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Lynne Hanson & The Good Intentions Lynne Hanson & The Good Intentions
Album: Seven Deadly Spins
Label: Self Released
Tracks: 7
Website: http://www.lynnehanson.com

The Canadian singer-songwriter refers to her sound as "porch music with a little Texas red dirt", which essentially translates as an Ottawa Lucinda Williams with a pinch of Gillian Welch. Four albums in, sharing credit with her band, this is her first EP, a seven track collection of murder ballads and songs of revenge, released, appropriately, on Halloween.

Musically, fuelled by slide and electric guitars, a heady Southern blues mood dominates, opening with junkyard clanking groove of "Gravedigger", a tale of two murdered drifters etched out with organ and hammered anvil which lead on to the creeping slurry of "Water's Edge", evoking similar mood to Ben Glover's "Blackbirds" as the protagonist talks of how she's burying her two timing husband in the Mississippi mud, acknowledging she'll meet her reckoning on the other side.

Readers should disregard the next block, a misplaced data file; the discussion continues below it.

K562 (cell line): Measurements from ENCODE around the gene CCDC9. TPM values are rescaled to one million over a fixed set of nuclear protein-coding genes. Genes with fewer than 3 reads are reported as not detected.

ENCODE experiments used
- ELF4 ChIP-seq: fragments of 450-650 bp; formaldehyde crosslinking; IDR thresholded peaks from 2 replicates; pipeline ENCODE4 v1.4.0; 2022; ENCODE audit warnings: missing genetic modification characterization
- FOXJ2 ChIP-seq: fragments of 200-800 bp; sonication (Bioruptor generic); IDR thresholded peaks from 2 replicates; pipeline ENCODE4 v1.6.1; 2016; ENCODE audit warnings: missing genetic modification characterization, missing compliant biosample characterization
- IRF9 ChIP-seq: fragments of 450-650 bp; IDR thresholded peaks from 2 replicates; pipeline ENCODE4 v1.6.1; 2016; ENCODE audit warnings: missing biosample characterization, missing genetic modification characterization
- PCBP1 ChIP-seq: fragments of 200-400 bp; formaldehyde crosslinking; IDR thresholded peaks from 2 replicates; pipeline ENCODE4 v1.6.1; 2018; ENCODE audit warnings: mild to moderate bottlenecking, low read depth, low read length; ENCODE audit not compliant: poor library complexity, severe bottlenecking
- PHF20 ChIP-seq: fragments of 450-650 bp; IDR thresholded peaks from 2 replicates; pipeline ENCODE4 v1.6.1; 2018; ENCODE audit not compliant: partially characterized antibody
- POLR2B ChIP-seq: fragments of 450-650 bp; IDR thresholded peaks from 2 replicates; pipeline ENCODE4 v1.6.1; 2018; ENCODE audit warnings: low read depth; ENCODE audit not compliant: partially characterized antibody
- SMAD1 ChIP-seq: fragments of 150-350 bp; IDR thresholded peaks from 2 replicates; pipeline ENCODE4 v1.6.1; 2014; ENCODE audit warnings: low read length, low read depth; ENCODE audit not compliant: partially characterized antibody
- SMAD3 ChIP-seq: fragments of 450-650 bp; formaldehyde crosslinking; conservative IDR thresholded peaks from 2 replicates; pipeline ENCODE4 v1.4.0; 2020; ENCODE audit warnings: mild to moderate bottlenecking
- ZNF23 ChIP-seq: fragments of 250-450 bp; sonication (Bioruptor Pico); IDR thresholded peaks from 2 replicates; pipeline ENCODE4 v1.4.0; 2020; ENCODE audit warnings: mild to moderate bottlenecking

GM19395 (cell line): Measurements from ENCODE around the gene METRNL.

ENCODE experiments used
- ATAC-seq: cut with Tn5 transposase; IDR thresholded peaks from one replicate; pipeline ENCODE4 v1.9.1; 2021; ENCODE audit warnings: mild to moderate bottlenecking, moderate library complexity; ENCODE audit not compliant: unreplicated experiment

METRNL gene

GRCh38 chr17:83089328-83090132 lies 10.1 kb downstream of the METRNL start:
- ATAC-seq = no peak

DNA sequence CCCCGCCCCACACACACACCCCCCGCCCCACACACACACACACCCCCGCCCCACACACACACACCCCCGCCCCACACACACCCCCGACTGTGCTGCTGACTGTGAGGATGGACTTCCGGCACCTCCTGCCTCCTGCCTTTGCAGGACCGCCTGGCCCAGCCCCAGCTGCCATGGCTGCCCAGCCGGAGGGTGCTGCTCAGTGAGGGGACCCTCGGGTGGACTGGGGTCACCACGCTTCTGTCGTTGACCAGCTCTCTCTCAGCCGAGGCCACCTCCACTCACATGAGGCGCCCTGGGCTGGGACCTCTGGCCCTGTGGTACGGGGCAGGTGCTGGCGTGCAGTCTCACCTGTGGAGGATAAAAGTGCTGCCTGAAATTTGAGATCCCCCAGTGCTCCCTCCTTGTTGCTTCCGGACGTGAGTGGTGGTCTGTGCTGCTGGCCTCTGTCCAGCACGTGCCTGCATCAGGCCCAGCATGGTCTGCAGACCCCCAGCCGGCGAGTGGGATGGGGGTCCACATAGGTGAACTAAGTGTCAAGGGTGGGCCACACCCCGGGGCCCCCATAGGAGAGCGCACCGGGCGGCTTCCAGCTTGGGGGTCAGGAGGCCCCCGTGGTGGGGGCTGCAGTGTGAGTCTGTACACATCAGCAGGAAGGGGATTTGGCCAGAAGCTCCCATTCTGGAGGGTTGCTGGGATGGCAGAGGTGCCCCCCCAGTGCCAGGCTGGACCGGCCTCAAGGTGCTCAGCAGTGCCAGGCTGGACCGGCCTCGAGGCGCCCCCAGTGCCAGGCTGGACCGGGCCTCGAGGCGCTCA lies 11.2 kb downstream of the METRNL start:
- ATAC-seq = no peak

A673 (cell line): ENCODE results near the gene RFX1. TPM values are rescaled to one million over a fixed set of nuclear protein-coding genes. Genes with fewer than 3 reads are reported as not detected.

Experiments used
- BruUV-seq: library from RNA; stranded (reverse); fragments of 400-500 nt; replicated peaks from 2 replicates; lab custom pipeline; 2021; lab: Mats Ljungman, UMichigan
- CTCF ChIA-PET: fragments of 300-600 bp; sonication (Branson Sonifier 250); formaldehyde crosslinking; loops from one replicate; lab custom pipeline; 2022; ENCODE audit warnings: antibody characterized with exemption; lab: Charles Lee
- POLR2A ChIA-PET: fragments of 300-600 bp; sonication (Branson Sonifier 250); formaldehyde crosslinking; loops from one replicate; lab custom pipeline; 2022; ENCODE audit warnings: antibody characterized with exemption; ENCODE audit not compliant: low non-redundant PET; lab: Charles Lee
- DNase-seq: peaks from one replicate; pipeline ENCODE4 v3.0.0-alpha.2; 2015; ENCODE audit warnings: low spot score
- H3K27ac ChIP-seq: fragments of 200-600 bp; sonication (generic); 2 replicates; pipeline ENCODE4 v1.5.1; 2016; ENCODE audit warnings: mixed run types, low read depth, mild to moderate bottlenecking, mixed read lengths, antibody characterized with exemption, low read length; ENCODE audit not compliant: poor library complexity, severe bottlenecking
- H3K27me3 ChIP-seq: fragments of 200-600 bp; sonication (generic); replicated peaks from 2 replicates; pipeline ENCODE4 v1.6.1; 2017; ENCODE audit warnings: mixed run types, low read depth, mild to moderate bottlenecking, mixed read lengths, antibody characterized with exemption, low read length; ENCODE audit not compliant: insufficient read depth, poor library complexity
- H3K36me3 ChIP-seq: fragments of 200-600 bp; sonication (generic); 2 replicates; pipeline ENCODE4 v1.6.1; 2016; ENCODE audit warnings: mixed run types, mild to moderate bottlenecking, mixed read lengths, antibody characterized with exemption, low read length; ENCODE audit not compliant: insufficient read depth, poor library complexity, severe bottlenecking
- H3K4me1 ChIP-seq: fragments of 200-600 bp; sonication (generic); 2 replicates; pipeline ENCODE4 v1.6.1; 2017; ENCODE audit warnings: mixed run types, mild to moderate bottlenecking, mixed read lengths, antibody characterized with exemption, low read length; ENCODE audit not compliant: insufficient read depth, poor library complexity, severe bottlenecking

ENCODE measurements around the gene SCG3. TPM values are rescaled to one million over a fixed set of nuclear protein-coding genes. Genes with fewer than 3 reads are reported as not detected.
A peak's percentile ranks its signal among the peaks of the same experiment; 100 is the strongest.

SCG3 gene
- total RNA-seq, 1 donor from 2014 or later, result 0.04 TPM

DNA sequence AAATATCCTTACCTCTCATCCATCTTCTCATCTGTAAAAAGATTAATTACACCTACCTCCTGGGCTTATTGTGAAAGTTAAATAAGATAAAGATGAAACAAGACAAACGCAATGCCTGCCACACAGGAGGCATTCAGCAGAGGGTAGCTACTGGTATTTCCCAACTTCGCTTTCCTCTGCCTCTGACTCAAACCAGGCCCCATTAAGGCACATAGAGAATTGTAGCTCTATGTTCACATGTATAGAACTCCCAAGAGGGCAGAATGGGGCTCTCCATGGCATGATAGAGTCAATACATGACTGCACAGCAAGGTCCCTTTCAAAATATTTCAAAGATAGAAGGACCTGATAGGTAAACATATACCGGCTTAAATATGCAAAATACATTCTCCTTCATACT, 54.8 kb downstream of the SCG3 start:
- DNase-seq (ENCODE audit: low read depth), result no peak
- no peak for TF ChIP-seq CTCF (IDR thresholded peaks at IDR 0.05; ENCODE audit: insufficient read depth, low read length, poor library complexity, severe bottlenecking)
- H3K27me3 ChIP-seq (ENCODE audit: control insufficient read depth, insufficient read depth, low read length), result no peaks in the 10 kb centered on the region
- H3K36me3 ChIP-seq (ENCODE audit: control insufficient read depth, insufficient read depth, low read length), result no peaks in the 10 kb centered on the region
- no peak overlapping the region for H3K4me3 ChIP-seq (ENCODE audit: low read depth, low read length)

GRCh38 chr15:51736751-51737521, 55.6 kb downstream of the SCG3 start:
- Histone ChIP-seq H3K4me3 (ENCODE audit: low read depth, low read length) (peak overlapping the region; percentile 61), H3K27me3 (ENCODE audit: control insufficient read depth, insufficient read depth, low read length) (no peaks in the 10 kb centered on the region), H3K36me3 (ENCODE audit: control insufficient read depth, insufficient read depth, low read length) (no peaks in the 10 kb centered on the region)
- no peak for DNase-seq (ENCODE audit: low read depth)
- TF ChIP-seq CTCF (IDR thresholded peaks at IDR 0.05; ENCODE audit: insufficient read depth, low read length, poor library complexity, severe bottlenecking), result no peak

Co-penned by producer Lynn Miles, the steady paced "My Mama Said" keeps the brooding atmosphere as a cold blooded killer ("born with the devil in me, dark urges fill my thoughts") awaits the gallows in their death row cell to the sound of bells and rumbling guitars. Things get starker, both musically and lyrically, for "Cecil Hotel", a sparse guitar and lonesome horn underpinning an account of a red dirt farmer who, brought to desperation by drought, shot dead the banker looking to repossess the farm and, on the run, now lives in the shadows and hole sup at the titular hotel with the junkies, whores and vagabonds, a bible and a shotgun by his bed.

A loping rhythm and clanking percussion resurface for "Black Widow", its sleazy groove carrying the tale of the titular five time Northern Belle husband killer, "Raven hair, long green dress, red lined lips, rose tattoo above her breast", as she prepares to off number six, Hanson noting that "she sure looks good in the that long black veil."

The tempo is taken up several notches for the last two tracks, Lynn Miles co-write "Run Johnny Run" a swampy, itchy rhythm arsonist number driven by loose strung slide, Hanson again delivering with effective cool detached vocal. Things end with the 60s Dylanesque rock n roll flurry of "First One's Free", co-penned with Al Wood, Keith Glass's slide and Philip Shaw Bova's drums driving things along on a Mississippi tale of Peanut Charlie, sharp suits, cheap tattoos, card sharping and murder. Not the usual Hanson lyrical fare, perhaps, but it's still a, ahem, killer.

Mike Davies